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My Wife's Grandmother.

A little less than three years ago my wife and I moved into her grandmothers home to help her out with day to day stuff and help keep the house from permanently falling into the hands of the mice.  She was 90 yrs old and wasn't able to safely do it on her own anymore.  In addition, we took over all of the expenses of the home (other than the property taxes).  The house was built in the early 1800's and has been in her family since about 1853.  When our child is born later this month it will be the 7th generation to live under it's roof.  Shortly after we moved in, she had a fall, and then was diagnosed with CHF. 

Now things are very difficult.  It is nearly a total care situation.  She is able to feed herself and has no dementia.  But she is depressed and bitter and not very thankful for what people are doing for her.  She feels like a burden.  If we weren't there, she would have had to sell the house and move into a nursing home.  That is, if she hadn't burned it down trying to make jiffy pop on the stove.  Or the leaking roof hadn't fallen in on her.  If she would just appear grateful once in a while it would be so much easier.

billyinvt billyinvt 36-40, M 3 Responses Oct 1, 2007

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She sounds like my81 year old grandma who i am carring for and i know how hard it is to not be appriciated.

I know what you mean, my friend, but I fear in the case of caregiving, virtue HAS to be its own reward, because gratefulness is not likely to come from the patient.



There are a number of reasons for this - your grandmother isn't, probably, angry at or resentful of YOU. She is upset with her circumstances and angry because she is no longer independent. My husband has many of the same issues, and gets quite angry at me when I make suggestions or interfere with something he feels like doing.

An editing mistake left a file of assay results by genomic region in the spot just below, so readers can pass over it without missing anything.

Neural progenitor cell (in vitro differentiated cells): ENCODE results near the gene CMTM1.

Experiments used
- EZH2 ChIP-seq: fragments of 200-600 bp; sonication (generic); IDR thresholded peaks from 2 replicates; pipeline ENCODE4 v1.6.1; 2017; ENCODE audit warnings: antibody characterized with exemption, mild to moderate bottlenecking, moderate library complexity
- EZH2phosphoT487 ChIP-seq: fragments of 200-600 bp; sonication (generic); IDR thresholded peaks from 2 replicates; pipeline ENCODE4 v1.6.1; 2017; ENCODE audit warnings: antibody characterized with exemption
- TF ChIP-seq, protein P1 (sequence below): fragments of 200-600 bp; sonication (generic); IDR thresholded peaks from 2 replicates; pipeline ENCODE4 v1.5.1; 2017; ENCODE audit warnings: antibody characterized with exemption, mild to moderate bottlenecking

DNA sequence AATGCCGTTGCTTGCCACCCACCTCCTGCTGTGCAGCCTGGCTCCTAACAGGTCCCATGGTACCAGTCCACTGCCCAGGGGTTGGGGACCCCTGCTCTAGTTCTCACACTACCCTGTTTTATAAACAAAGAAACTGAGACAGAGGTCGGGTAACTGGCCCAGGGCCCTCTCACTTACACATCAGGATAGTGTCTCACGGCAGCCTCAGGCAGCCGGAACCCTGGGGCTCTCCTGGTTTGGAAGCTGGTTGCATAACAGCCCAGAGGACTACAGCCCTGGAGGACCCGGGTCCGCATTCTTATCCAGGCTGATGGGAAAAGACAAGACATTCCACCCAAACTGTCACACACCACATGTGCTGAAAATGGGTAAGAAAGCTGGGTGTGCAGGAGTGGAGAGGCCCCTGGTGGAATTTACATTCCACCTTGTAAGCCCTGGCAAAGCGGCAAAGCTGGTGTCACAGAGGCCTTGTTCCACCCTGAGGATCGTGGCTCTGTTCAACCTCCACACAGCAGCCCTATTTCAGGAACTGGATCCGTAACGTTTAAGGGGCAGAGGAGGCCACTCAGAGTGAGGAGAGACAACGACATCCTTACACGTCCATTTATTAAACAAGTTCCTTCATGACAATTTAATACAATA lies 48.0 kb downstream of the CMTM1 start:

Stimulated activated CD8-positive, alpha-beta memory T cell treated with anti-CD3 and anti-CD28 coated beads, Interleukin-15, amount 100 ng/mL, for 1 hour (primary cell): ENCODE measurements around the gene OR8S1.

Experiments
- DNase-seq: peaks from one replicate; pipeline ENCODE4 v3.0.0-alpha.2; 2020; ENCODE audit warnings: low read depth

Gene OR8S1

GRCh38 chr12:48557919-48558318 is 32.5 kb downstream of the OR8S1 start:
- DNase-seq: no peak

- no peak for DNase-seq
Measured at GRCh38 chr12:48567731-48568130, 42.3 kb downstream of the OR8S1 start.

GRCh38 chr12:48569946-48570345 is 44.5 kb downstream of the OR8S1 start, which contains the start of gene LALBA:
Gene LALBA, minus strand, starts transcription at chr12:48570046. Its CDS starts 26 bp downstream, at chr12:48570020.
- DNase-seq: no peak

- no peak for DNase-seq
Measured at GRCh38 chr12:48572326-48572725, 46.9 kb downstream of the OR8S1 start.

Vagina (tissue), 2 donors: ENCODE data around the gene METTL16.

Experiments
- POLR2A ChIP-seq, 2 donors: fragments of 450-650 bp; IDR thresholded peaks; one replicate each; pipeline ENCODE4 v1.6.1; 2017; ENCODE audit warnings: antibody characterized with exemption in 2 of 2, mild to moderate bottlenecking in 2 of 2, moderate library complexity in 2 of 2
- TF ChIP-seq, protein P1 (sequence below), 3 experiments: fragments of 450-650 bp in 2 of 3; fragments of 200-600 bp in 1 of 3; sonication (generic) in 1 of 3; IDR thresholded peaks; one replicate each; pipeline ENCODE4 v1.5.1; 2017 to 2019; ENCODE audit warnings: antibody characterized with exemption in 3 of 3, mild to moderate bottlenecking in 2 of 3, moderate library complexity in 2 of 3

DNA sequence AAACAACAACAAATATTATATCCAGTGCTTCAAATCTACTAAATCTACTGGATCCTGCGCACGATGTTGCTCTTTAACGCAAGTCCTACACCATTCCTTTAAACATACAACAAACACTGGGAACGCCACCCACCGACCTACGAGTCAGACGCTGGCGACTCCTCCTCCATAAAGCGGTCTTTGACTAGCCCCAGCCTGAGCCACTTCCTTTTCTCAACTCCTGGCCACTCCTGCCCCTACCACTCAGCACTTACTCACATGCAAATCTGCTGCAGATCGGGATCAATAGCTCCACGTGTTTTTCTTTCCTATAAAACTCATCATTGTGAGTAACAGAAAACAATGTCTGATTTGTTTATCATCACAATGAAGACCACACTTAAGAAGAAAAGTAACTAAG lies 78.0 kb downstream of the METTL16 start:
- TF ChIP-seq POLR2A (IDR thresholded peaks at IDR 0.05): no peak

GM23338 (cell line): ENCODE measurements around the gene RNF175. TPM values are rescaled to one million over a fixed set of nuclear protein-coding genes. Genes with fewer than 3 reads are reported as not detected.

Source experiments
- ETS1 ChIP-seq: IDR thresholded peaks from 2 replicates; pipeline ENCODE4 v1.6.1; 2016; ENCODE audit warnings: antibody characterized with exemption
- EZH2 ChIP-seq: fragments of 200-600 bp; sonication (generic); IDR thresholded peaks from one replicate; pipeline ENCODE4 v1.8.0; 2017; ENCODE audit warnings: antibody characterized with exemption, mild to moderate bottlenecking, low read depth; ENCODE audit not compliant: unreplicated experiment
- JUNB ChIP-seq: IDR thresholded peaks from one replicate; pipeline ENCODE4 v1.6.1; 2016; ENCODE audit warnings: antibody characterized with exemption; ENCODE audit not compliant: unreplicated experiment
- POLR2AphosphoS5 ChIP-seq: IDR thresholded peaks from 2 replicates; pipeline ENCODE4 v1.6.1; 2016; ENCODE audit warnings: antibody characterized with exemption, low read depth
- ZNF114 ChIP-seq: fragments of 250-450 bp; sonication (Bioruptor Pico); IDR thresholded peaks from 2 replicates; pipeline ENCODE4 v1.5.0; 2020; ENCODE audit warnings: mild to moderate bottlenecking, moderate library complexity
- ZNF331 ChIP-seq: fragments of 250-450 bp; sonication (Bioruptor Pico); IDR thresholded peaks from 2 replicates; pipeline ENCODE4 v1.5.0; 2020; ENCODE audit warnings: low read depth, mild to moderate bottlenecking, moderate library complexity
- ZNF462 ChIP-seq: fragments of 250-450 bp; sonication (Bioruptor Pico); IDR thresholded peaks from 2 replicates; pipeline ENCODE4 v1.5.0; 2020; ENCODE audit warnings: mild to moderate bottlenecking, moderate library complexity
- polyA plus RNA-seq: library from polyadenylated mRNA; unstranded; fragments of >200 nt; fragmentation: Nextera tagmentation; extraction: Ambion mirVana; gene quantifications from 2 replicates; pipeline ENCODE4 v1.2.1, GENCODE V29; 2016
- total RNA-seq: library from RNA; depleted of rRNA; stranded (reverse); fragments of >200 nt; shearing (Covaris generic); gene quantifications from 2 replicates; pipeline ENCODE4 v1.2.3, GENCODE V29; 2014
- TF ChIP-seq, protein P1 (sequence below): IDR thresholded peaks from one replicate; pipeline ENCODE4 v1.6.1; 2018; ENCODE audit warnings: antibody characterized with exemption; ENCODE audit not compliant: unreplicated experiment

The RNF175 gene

It's very hard not to take it personally, but I try. I have found it very helpful to join an online support group (since I cannot reasonably go out to a 'real life' one). The following link is a good place for you and your wife to start.



http://www.americanheart.org/presenter.jhtml?identifier=1412 />


The value of these support groups is talking to somebody who REALLY knows what you're going through. Friends and family and co-workers can make sympathetic noises and mean them, but unless you've been there, you just really don't know the situation.



Best of luck to all three of you.

I use to work in a nursing home and I encountered all different types elderly people we had those that loved it there and were very grateful for the staff and the nuns who ran the place as well as to their children for putting them in such a nice place because they understood the level of care they needed and why their family couldn't do it. We also had those that couldn't stand the fact that they were there and were very hateful towards the staff, the nuns and their family but were well aware of the situation and also there were those that were unpleasant had dementia and didn't really know what was going on. the one thing I learned while working there ( i did it for 6 yrs.) was patience is the key and sometimes they're state of mind (depression) makes them that way not much you can do but medicate them and hope it helps but it might not be she's ungrateful that you guys are there but she feels she's a burden on you guys and she holding you guys back from leading what she believes is a happy life you said you were expecting maybe she feels for a couple that is about to have a child it's to much to take care of a child and an elderly woman. Don't view her as a burden no matter what she does or how she acts (she may not be around much longer, in my family we lose one then gain one) appreciate her and all she has done in her better days and continue to give her the love she needs.